Friday, June 30, 2017
AM and his parents, photo SFGate
Arthur Mkoyan's story gripped me from the moment I first read it. (Look here and here for our prior coverage.) A high school valedictorian, he was accepted into U.C. Davis. Yet he was also slated for deportation days after his high school graduation when his parents' case for asylum was denied for the last time. Despite suffering in their native Armenia, courts were not convinced that changed country conditions wouldn't render it now safe for the family to relocate.
At this point, Senator Feinstein stepped in and presented a private bill to Congress - seeking individualized relief for the three. (Arthur does have a younger brother but he was born in the U.S. and so not subject to deportation with the rest of his family.)
Senator Feinstein's bill didn't pass. But just by presenting the bill, she achieved an effective stay of deportation for him. And with that stay, Arthur was able to attend Davis. He even did so a full scholarship donated by Sherry Heacox - just a woman who heard his story and wanted to help.
Every student of mine for the past several years has heard the story of Arthur. He's my go-to poster boy for private bills. And I talk to them about why Senator Feinstein didn't just submit the private bill once but instead kept on submitting it legislative session after legislative session. Even though it's never passed, the very existence of the pending bill has continued to provide a stay of deportation for the family.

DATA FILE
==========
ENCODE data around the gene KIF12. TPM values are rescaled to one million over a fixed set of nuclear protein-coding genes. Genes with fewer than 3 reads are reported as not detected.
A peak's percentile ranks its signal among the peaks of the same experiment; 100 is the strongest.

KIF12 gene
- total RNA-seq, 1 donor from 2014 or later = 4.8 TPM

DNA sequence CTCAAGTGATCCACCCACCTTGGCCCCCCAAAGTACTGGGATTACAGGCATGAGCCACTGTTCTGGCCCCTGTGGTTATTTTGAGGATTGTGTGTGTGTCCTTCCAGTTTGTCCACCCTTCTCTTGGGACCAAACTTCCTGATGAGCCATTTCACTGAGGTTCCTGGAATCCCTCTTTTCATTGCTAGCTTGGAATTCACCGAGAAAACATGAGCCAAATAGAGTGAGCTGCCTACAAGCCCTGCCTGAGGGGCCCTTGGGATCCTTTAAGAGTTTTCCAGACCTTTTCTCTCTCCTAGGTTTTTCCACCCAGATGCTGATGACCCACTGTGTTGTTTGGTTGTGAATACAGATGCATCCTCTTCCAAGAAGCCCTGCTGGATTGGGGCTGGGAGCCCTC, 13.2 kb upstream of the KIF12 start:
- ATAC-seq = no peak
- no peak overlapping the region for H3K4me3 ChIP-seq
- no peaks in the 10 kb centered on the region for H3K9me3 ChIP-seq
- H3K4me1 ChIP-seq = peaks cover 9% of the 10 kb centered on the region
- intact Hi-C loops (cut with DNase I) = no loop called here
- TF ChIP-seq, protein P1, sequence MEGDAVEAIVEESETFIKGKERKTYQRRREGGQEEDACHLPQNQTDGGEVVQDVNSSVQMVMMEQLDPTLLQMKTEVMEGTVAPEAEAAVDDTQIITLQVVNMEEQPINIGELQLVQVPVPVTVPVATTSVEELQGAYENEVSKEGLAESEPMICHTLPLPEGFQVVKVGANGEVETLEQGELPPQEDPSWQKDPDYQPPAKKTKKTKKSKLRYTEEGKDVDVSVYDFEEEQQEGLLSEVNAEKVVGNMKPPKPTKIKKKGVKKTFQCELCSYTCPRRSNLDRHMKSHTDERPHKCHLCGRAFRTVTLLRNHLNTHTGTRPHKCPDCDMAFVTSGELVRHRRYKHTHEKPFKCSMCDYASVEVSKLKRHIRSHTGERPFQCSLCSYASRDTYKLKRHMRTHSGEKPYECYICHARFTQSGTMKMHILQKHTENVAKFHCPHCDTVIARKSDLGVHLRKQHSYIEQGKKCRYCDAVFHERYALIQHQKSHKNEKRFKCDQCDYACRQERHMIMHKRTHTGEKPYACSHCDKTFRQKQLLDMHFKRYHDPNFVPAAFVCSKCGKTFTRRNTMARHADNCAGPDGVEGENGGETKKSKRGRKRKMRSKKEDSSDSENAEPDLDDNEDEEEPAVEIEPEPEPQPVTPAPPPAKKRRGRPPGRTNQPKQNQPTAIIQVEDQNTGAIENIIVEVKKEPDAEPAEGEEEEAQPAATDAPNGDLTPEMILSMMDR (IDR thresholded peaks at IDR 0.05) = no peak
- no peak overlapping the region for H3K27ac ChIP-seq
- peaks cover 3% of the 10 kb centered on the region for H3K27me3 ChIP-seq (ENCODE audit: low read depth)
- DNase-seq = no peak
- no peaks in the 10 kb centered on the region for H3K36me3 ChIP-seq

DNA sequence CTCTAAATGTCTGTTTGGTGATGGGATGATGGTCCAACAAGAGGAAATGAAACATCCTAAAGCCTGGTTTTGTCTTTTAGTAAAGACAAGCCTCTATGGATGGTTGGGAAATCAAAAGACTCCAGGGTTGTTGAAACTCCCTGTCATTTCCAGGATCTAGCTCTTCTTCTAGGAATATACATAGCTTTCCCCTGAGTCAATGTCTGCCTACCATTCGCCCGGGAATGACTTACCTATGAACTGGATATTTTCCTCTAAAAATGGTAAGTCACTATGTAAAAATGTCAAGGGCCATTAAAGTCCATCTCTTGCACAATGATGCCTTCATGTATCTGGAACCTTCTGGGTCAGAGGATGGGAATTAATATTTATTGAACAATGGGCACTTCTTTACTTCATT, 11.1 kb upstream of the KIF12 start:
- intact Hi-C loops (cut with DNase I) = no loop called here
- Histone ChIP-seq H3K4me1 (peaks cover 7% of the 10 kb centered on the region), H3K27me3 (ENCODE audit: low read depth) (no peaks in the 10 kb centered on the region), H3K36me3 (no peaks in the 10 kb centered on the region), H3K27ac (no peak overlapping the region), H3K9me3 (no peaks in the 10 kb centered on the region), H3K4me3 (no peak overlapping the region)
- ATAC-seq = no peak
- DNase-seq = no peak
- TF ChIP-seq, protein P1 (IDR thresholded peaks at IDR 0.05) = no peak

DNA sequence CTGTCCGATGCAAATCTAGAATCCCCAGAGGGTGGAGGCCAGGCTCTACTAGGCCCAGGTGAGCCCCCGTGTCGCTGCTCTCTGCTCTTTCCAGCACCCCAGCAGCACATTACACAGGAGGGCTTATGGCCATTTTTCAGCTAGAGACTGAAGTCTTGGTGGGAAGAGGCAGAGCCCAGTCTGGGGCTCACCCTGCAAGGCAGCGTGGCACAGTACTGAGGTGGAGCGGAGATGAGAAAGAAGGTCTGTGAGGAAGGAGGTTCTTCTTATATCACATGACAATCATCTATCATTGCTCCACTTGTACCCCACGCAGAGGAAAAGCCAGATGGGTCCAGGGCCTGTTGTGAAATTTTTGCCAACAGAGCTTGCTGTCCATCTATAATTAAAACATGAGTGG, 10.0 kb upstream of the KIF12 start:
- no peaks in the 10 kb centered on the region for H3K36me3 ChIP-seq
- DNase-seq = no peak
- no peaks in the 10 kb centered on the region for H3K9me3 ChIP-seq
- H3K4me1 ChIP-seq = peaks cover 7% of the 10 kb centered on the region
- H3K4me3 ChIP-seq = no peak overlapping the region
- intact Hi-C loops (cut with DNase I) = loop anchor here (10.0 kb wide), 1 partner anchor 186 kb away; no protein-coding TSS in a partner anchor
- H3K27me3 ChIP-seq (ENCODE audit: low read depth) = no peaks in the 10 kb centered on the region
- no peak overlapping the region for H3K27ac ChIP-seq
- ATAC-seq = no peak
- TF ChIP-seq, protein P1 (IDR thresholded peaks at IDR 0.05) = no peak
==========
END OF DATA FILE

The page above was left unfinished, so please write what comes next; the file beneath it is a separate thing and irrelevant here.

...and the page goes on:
But the legal effect of those pending bills may change, as BuzzFeed reports. On May 5, the Acting Director of ICE (Thomas Homan) wrote a letter to the chair of the Judiciary Committee. In that letter, he stated that ICE would no longer stay deportations for those with pending private bills (there are around 30 pending) unless ICE received a written request from the chair of the House or Senate judiciary committees, or an appropriate subcommittee. Homan further said that ICE would only grant one stay of removal for a maximum of six-months, with the possibility of a one-time 90-day extension thereafter.
We'll have to see how these changes play out. But it's certainly hard to understand why the individuals and families affected by these 30-odd bills have suddenly become an enforcement priority.